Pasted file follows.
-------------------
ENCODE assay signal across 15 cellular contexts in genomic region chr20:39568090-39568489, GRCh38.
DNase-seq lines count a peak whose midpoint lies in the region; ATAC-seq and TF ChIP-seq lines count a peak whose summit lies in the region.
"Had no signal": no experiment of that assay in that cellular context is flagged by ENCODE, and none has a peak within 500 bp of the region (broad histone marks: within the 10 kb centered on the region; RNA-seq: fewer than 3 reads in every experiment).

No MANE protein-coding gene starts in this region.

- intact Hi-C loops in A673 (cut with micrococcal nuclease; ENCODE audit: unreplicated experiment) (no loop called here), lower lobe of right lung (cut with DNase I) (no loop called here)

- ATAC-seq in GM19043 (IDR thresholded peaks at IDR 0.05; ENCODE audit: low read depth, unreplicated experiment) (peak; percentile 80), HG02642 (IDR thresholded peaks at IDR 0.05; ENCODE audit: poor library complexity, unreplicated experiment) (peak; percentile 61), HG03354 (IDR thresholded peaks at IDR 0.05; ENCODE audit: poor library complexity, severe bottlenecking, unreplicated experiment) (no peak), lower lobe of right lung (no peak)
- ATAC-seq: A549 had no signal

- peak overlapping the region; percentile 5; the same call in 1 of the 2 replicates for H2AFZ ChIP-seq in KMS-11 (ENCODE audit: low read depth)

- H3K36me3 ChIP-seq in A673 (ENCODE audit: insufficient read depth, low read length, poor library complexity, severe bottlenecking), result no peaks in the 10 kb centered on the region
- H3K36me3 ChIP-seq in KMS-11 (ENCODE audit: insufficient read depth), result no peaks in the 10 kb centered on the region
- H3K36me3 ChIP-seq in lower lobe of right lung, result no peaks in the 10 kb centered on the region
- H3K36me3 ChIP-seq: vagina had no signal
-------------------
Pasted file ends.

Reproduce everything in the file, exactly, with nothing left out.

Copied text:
ENCODE assay signal across 15 cellular contexts in genomic region chr20:39568090-39568489, GRCh38.
DNase-seq lines count a peak whose midpoint lies in the region; ATAC-seq and TF ChIP-seq lines count a peak whose summit lies in the region.
"Had no signal": no experiment of that assay in that cellular context is flagged by ENCODE, and none has a peak within 500 bp of the region (broad histone marks: within the 10 kb centered on the region; RNA-seq: fewer than 3 reads in every experiment).

No MANE protein-coding gene starts in this region.

- intact Hi-C loops in A673 (cut with micrococcal nuclease; ENCODE audit: unreplicated experiment) (no loop called here), lower lobe of right lung (cut with DNase I) (no loop called here)

- ATAC-seq in GM19043 (IDR thresholded peaks at IDR 0.05; ENCODE audit: low read depth, unreplicated experiment) (peak; percentile 80), HG02642 (IDR thresholded peaks at IDR 0.05; ENCODE audit: poor library complexity, unreplicated experiment) (peak; percentile 61), HG03354 (IDR thresholded peaks at IDR 0.05; ENCODE audit: poor library complexity, severe bottlenecking, unreplicated experiment) (no peak), lower lobe of right lung (no peak)
- ATAC-seq: A549 had no signal

- peak overlapping the region; percentile 5; the same call in 1 of the 2 replicates for H2AFZ ChIP-seq in KMS-11 (ENCODE audit: low read depth)

- H3K36me3 ChIP-seq in A673 (ENCODE audit: insufficient read depth, low read length, poor library complexity, severe bottlenecking), result no peaks in the 10 kb centered on the region
- H3K36me3 ChIP-seq in KMS-11 (ENCODE audit: insufficient read depth), result no peaks in the 10 kb centered on the region
- H3K36me3 ChIP-seq in lower lobe of right lung, result no peaks in the 10 kb centered on the region
- H3K36me3 ChIP-seq: vagina had no signal